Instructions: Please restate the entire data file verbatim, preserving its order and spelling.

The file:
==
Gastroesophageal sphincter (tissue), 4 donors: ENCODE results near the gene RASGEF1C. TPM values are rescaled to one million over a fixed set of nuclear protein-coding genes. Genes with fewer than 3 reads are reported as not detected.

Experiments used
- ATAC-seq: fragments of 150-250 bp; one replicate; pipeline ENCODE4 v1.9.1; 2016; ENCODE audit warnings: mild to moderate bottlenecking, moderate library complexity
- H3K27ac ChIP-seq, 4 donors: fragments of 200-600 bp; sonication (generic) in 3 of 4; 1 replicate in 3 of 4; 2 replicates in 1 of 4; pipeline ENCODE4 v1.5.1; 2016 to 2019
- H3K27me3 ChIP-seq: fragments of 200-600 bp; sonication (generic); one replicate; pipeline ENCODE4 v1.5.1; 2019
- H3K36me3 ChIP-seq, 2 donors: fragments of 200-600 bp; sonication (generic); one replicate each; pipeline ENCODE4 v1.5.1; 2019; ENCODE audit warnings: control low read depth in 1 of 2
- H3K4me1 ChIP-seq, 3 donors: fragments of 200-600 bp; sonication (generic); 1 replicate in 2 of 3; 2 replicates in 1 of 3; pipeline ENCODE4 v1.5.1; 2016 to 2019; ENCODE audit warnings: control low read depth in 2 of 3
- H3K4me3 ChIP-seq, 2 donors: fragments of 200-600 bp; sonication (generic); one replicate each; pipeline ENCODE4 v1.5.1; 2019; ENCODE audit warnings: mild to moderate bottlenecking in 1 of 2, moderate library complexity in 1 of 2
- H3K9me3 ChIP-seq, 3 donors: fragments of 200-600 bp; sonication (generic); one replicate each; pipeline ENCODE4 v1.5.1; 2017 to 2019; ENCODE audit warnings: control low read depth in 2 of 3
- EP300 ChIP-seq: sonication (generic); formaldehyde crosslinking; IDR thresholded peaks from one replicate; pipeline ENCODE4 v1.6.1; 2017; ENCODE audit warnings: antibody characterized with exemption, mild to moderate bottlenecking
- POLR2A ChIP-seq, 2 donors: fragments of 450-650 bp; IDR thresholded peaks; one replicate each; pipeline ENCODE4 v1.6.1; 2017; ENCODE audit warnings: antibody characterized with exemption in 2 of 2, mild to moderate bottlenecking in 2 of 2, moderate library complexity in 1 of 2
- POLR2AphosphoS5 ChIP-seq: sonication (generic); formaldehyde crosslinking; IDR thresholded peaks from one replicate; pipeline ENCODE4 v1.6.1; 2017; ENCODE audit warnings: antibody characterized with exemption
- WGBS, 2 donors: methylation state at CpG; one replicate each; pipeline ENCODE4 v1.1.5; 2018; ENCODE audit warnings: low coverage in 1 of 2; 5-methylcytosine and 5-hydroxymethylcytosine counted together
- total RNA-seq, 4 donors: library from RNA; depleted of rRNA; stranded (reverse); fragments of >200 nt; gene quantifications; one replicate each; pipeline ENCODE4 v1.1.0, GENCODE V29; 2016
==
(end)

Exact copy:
Gastroesophageal sphincter (tissue), 4 donors: ENCODE results near the gene RASGEF1C. TPM values are rescaled to one million over a fixed set of nuclear protein-coding genes. Genes with fewer than 3 reads are reported as not detected.

Experiments used
- ATAC-seq: fragments of 150-250 bp; one replicate; pipeline ENCODE4 v1.9.1; 2016; ENCODE audit warnings: mild to moderate bottlenecking, moderate library complexity
- H3K27ac ChIP-seq, 4 donors: fragments of 200-600 bp; sonication (generic) in 3 of 4; 1 replicate in 3 of 4; 2 replicates in 1 of 4; pipeline ENCODE4 v1.5.1; 2016 to 2019
- H3K27me3 ChIP-seq: fragments of 200-600 bp; sonication (generic); one replicate; pipeline ENCODE4 v1.5.1; 2019
- H3K36me3 ChIP-seq, 2 donors: fragments of 200-600 bp; sonication (generic); one replicate each; pipeline ENCODE4 v1.5.1; 2019; ENCODE audit warnings: control low read depth in 1 of 2
- H3K4me1 ChIP-seq, 3 donors: fragments of 200-600 bp; sonication (generic); 1 replicate in 2 of 3; 2 replicates in 1 of 3; pipeline ENCODE4 v1.5.1; 2016 to 2019; ENCODE audit warnings: control low read depth in 2 of 3
- H3K4me3 ChIP-seq, 2 donors: fragments of 200-600 bp; sonication (generic); one replicate each; pipeline ENCODE4 v1.5.1; 2019; ENCODE audit warnings: mild to moderate bottlenecking in 1 of 2, moderate library complexity in 1 of 2
- H3K9me3 ChIP-seq, 3 donors: fragments of 200-600 bp; sonication (generic); one replicate each; pipeline ENCODE4 v1.5.1; 2017 to 2019; ENCODE audit warnings: control low read depth in 2 of 3
- EP300 ChIP-seq: sonication (generic); formaldehyde crosslinking; IDR thresholded peaks from one replicate; pipeline ENCODE4 v1.6.1; 2017; ENCODE audit warnings: antibody characterized with exemption, mild to moderate bottlenecking
- POLR2A ChIP-seq, 2 donors: fragments of 450-650 bp; IDR thresholded peaks; one replicate each; pipeline ENCODE4 v1.6.1; 2017; ENCODE audit warnings: antibody characterized with exemption in 2 of 2, mild to moderate bottlenecking in 2 of 2, moderate library complexity in 1 of 2
- POLR2AphosphoS5 ChIP-seq: sonication (generic); formaldehyde crosslinking; IDR thresholded peaks from one replicate; pipeline ENCODE4 v1.6.1; 2017; ENCODE audit warnings: antibody characterized with exemption
- WGBS, 2 donors: methylation state at CpG; one replicate each; pipeline ENCODE4 v1.1.5; 2018; ENCODE audit warnings: low coverage in 1 of 2; 5-methylcytosine and 5-hydroxymethylcytosine counted together
- total RNA-seq, 4 donors: library from RNA; depleted of rRNA; stranded (reverse); fragments of >200 nt; gene quantifications; one replicate each; pipeline ENCODE4 v1.1.0, GENCODE V29; 2016